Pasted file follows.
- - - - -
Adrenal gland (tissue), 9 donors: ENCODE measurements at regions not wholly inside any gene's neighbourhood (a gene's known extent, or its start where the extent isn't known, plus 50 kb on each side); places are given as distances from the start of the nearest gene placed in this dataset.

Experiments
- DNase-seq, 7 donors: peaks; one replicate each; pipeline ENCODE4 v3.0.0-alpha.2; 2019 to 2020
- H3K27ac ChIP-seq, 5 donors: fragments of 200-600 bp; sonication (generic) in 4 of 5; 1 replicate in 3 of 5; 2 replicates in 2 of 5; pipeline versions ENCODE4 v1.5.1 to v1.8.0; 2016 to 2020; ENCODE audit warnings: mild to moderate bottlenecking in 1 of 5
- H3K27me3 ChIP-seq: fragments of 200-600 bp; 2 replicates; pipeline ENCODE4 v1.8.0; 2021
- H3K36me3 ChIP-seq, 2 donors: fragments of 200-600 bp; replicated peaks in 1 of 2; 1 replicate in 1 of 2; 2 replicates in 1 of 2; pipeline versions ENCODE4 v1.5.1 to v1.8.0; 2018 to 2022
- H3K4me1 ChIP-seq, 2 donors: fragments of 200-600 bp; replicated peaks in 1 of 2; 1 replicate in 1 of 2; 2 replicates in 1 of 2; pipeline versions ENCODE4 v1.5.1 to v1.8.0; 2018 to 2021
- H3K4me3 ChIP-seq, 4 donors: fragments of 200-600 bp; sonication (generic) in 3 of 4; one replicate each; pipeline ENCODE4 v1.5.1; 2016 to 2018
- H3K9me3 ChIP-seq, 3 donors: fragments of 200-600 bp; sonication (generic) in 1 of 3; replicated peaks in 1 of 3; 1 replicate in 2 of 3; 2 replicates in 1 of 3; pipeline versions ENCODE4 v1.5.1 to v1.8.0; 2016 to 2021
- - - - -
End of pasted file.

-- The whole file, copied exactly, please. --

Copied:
Adrenal gland (tissue), 9 donors: ENCODE measurements at regions not wholly inside any gene's neighbourhood (a gene's known extent, or its start where the extent isn't known, plus 50 kb on each side); places are given as distances from the start of the nearest gene placed in this dataset.

Experiments
- DNase-seq, 7 donors: peaks; one replicate each; pipeline ENCODE4 v3.0.0-alpha.2; 2019 to 2020
- H3K27ac ChIP-seq, 5 donors: fragments of 200-600 bp; sonication (generic) in 4 of 5; 1 replicate in 3 of 5; 2 replicates in 2 of 5; pipeline versions ENCODE4 v1.5.1 to v1.8.0; 2016 to 2020; ENCODE audit warnings: mild to moderate bottlenecking in 1 of 5
- H3K27me3 ChIP-seq: fragments of 200-600 bp; 2 replicates; pipeline ENCODE4 v1.8.0; 2021
- H3K36me3 ChIP-seq, 2 donors: fragments of 200-600 bp; replicated peaks in 1 of 2; 1 replicate in 1 of 2; 2 replicates in 1 of 2; pipeline versions ENCODE4 v1.5.1 to v1.8.0; 2018 to 2022
- H3K4me1 ChIP-seq, 2 donors: fragments of 200-600 bp; replicated peaks in 1 of 2; 1 replicate in 1 of 2; 2 replicates in 1 of 2; pipeline versions ENCODE4 v1.5.1 to v1.8.0; 2018 to 2021
- H3K4me3 ChIP-seq, 4 donors: fragments of 200-600 bp; sonication (generic) in 3 of 4; one replicate each; pipeline ENCODE4 v1.5.1; 2016 to 2018
- H3K9me3 ChIP-seq, 3 donors: fragments of 200-600 bp; sonication (generic) in 1 of 3; replicated peaks in 1 of 3; 1 replicate in 2 of 3; 2 replicates in 1 of 3; pipeline versions ENCODE4 v1.5.1 to v1.8.0; 2016 to 2021